McEnany and McEntee did not return requests for comment, nor did a representative of Thiel or attorneys who have represented him and other Thiel businesses in the past.
Even before its launch, The Right Stuff – not to be confused with the white nationalist-affiliated site of the same name – has already sparked other controversies. When a promotional video directed by McEnany was released in August, the company was ridiculed on Twitter for its fixation on creating a safe, right-wing dating space without pronouns.
The invite-only app would only allow heterosexual matches initially. As the LGBTQ+ website called “Them” pointed out, Thiel, who is gay, is therefore funding a product he couldn’t use. It remains to be seen if the application catches on; other right-wing startups, like Truth Social, Righter, and AlignPay, have not been able to fully compete with their mainstream counterparts.
There have been other causes for skepticism. “I feel like it might be vulnerable to people trolling,” a Republican employee told The Daily Beast.
She also questioned why The Right Stuff was even necessary. “You can meet other conservatives on normal dating apps. It’s something you can filter out,” she noted. More established apps, including Bumble, have long offered the ability for their users to filter potential matches based on political leanings.
Others said they feared limiting their potential dating pool, especially in the politically incestuous region of DC.
“I don’t exactly want the world I work in to know about my relationship status,” a DC reporter for a conservative publication told The Daily Beast.
This same reporter from The Right Stuff’s target demographic lamented that dating apps seem contrary to “mainstream” conservatism. “The internet seems to interfere with biological tendencies, like men courting women,” she said. “It’s not like Alexa is telling you the weather. You can’t upset the natural mating process and call it traditional.
Meanwhile, Savannah Dudzik, an unpaid pre-launch app ambassador who lives in Tampa, Fla., who met with the startup’s representatives at a Turning Point USA rally, added that she didn’t like not historically dating apps (such as Catholic Match), in part because men on the platform were just looking to hook up. She’s hoping for a more positive experience with The Right Stuff — a serious romance only — and is excited to see it take off. “I think it’s going to be a success!” said Dudzik.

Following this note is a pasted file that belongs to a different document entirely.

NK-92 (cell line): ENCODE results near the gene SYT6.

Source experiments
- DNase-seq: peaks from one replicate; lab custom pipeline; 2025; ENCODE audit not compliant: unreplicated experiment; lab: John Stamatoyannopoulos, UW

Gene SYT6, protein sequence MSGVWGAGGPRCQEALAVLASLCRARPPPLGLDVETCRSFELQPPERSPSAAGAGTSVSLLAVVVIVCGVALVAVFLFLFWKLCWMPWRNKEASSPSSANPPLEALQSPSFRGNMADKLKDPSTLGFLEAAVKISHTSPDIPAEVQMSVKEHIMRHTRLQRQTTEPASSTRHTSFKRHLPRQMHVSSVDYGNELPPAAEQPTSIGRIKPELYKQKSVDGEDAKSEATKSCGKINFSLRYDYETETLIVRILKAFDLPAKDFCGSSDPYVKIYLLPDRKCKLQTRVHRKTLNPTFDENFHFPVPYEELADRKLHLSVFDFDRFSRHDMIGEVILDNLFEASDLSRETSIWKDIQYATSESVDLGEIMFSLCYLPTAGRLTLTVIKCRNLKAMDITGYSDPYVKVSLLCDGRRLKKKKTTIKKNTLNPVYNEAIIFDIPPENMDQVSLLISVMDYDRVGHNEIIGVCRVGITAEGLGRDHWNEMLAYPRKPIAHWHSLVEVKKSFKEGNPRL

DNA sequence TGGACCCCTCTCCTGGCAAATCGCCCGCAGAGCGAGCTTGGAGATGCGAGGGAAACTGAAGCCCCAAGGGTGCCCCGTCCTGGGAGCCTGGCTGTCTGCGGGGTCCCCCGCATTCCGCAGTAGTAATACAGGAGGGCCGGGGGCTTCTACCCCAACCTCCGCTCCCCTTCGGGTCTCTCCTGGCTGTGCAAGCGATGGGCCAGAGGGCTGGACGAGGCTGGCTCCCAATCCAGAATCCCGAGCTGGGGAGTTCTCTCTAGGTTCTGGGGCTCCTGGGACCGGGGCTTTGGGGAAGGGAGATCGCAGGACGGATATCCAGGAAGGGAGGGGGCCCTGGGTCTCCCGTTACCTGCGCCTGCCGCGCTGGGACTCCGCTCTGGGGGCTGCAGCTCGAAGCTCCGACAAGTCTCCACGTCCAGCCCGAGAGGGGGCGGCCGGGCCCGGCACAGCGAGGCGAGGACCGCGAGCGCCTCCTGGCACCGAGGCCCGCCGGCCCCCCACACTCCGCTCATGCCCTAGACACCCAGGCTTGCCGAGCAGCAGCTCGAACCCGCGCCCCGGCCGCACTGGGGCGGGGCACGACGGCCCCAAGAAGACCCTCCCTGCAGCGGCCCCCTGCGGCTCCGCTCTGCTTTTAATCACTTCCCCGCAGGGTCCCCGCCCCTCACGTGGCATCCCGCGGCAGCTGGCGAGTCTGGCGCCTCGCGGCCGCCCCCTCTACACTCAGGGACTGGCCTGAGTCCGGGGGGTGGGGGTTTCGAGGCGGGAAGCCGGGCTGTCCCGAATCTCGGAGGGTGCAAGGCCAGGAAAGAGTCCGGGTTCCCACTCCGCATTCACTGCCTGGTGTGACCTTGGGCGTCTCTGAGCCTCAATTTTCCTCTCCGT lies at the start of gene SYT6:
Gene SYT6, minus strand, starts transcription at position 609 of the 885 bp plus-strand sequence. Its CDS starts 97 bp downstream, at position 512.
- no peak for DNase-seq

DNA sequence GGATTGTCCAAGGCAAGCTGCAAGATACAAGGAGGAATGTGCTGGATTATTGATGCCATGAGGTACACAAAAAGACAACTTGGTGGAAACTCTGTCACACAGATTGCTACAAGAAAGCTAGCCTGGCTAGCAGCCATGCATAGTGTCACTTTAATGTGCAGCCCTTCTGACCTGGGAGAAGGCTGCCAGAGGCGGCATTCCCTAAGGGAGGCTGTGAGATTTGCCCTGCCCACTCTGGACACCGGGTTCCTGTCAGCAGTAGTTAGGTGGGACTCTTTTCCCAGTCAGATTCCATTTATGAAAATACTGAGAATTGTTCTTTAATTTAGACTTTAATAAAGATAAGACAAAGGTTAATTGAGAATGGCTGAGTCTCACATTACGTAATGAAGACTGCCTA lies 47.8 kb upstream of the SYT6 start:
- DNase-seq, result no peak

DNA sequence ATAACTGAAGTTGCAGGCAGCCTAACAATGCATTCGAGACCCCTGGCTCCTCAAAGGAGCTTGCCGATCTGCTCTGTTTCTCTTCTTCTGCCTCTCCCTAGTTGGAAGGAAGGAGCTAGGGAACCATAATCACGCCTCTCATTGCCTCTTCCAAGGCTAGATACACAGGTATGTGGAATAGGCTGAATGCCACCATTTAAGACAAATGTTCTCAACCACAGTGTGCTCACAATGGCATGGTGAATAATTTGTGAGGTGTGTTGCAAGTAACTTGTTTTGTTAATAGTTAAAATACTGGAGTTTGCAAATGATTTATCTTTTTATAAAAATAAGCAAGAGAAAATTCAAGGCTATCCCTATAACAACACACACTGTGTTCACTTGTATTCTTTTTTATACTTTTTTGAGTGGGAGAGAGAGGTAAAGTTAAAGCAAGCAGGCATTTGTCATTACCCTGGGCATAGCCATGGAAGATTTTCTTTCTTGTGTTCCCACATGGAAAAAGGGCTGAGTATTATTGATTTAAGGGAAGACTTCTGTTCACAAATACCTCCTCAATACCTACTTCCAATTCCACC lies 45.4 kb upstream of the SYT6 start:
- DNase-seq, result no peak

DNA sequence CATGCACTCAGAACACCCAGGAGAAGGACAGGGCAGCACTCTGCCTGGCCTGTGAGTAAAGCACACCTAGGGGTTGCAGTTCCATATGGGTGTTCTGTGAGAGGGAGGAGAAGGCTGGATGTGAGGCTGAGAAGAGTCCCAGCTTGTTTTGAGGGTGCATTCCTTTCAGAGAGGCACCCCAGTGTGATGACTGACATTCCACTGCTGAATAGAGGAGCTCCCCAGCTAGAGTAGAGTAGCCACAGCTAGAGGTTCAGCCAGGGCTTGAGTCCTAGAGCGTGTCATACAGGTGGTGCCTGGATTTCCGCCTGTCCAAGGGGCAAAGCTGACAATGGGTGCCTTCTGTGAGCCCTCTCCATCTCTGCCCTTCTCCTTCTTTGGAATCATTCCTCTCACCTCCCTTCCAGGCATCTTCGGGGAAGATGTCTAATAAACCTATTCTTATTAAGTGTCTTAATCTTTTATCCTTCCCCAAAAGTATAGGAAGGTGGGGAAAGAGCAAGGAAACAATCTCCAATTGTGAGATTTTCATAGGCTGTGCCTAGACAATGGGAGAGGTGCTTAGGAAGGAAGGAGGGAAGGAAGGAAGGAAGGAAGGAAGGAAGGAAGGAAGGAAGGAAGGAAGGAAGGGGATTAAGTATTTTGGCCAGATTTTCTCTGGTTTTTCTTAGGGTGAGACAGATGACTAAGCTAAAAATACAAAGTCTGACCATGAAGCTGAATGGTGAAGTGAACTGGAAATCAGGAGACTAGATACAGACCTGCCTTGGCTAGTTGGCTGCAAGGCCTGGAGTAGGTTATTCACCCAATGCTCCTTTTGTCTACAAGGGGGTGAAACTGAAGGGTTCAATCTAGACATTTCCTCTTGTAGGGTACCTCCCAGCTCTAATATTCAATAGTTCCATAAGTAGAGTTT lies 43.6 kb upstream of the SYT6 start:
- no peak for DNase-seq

Except there’s a catch: Dudzik hopes the app will ban right-wing men on the platform looking for “dating.”
McEnany, for her part, has also been busy promoting other right-wing causes. In recent days, she has championed a Google alternative that highlights ‘censored’ stories, posted a radiant image from MyPillow guy Mike Lindell and shared a movie stage featuring a Mexican mariachi band – in a mocking reference to Venezuelan migrants who were airlifted to Martha’s Vineyard by Florida officials, allegedly under false pretences.
Clearly, The Right Stuff thinks its users will be drawn to this type of ideology – or at least not alienated by it.
In one of its video ads reminiscent of 1950s values, three actresses ridicule the “crazy” world of modern dating, including fictional men who don’t want kids for environmental reasons, ask for a date to pay a meal after forgetting their gift card in a fanny pack and showing up to a bike meeting.
“Download The Right Stuff today,” the ad concludes, “and start dating normal guys.”